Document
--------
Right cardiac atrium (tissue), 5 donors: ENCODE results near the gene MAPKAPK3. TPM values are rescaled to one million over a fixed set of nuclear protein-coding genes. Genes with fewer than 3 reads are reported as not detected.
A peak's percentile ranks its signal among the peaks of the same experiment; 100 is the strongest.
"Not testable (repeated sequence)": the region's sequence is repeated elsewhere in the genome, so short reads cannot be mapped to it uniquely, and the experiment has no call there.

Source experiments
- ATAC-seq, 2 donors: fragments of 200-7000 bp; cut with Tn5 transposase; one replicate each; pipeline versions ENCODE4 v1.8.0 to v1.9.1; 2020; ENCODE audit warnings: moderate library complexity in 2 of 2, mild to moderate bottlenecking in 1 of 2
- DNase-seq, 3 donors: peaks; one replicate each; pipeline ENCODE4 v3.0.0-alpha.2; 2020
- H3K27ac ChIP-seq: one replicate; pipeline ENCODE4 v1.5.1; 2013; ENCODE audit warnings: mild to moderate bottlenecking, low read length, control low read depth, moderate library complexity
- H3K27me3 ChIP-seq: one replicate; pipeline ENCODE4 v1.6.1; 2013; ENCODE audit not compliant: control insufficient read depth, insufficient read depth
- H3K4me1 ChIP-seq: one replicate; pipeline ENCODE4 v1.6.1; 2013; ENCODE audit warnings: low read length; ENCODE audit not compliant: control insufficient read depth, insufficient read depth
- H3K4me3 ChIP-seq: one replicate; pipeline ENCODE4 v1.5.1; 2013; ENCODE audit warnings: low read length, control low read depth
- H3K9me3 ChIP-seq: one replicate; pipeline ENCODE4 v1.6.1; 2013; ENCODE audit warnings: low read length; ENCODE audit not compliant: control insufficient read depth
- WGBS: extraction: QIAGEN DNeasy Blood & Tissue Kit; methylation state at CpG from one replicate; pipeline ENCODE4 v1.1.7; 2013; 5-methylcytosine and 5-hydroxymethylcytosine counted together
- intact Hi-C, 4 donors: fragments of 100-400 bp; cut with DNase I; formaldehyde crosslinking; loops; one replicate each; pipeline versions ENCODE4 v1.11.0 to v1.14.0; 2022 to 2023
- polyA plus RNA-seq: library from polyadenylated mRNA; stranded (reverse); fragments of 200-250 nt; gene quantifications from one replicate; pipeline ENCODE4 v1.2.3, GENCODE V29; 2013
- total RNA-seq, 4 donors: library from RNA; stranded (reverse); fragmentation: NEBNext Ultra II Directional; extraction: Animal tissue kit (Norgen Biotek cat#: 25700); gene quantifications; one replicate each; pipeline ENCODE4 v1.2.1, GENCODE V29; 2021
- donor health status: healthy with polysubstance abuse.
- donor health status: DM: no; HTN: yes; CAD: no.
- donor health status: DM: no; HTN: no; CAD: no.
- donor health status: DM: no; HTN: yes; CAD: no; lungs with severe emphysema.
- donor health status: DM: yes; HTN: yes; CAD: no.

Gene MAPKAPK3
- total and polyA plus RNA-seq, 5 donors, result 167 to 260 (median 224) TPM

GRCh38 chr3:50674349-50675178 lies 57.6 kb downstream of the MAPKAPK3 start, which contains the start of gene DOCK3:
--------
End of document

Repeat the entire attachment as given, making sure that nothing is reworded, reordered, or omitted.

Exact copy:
Right cardiac atrium (tissue), 5 donors: ENCODE results near the gene MAPKAPK3. TPM values are rescaled to one million over a fixed set of nuclear protein-coding genes. Genes with fewer than 3 reads are reported as not detected.
A peak's percentile ranks its signal among the peaks of the same experiment; 100 is the strongest.
"Not testable (repeated sequence)": the region's sequence is repeated elsewhere in the genome, so short reads cannot be mapped to it uniquely, and the experiment has no call there.

Source experiments
- ATAC-seq, 2 donors: fragments of 200-7000 bp; cut with Tn5 transposase; one replicate each; pipeline versions ENCODE4 v1.8.0 to v1.9.1; 2020; ENCODE audit warnings: moderate library complexity in 2 of 2, mild to moderate bottlenecking in 1 of 2
- DNase-seq, 3 donors: peaks; one replicate each; pipeline ENCODE4 v3.0.0-alpha.2; 2020
- H3K27ac ChIP-seq: one replicate; pipeline ENCODE4 v1.5.1; 2013; ENCODE audit warnings: mild to moderate bottlenecking, low read length, control low read depth, moderate library complexity
- H3K27me3 ChIP-seq: one replicate; pipeline ENCODE4 v1.6.1; 2013; ENCODE audit not compliant: control insufficient read depth, insufficient read depth
- H3K4me1 ChIP-seq: one replicate; pipeline ENCODE4 v1.6.1; 2013; ENCODE audit warnings: low read length; ENCODE audit not compliant: control insufficient read depth, insufficient read depth
- H3K4me3 ChIP-seq: one replicate; pipeline ENCODE4 v1.5.1; 2013; ENCODE audit warnings: low read length, control low read depth
- H3K9me3 ChIP-seq: one replicate; pipeline ENCODE4 v1.6.1; 2013; ENCODE audit warnings: low read length; ENCODE audit not compliant: control insufficient read depth
- WGBS: extraction: QIAGEN DNeasy Blood & Tissue Kit; methylation state at CpG from one replicate; pipeline ENCODE4 v1.1.7; 2013; 5-methylcytosine and 5-hydroxymethylcytosine counted together
- intact Hi-C, 4 donors: fragments of 100-400 bp; cut with DNase I; formaldehyde crosslinking; loops; one replicate each; pipeline versions ENCODE4 v1.11.0 to v1.14.0; 2022 to 2023
- polyA plus RNA-seq: library from polyadenylated mRNA; stranded (reverse); fragments of 200-250 nt; gene quantifications from one replicate; pipeline ENCODE4 v1.2.3, GENCODE V29; 2013
- total RNA-seq, 4 donors: library from RNA; stranded (reverse); fragmentation: NEBNext Ultra II Directional; extraction: Animal tissue kit (Norgen Biotek cat#: 25700); gene quantifications; one replicate each; pipeline ENCODE4 v1.2.1, GENCODE V29; 2021
- donor health status: healthy with polysubstance abuse.
- donor health status: DM: no; HTN: yes; CAD: no.
- donor health status: DM: no; HTN: no; CAD: no.
- donor health status: DM: no; HTN: yes; CAD: no; lungs with severe emphysema.
- donor health status: DM: yes; HTN: yes; CAD: no.

Gene MAPKAPK3
- total and polyA plus RNA-seq, 5 donors, result 167 to 260 (median 224) TPM

GRCh38 chr3:50674349-50675178 lies 57.6 kb downstream of the MAPKAPK3 start, which contains the start of gene DOCK3: